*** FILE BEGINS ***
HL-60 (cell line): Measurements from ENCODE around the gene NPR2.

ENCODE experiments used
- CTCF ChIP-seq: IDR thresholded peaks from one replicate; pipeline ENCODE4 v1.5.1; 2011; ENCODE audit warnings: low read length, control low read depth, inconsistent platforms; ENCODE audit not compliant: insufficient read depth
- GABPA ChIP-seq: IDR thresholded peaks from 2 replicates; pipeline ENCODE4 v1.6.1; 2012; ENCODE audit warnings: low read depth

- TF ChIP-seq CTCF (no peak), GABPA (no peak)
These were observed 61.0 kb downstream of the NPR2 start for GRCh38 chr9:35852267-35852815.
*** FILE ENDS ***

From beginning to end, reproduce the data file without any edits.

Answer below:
HL-60 (cell line): Measurements from ENCODE around the gene NPR2.

ENCODE experiments used
- CTCF ChIP-seq: IDR thresholded peaks from one replicate; pipeline ENCODE4 v1.5.1; 2011; ENCODE audit warnings: low read length, control low read depth, inconsistent platforms; ENCODE audit not compliant: insufficient read depth
- GABPA ChIP-seq: IDR thresholded peaks from 2 replicates; pipeline ENCODE4 v1.6.1; 2012; ENCODE audit warnings: low read depth

- TF ChIP-seq CTCF (no peak), GABPA (no peak)
These were observed 61.0 kb downstream of the NPR2 start for GRCh38 chr9:35852267-35852815.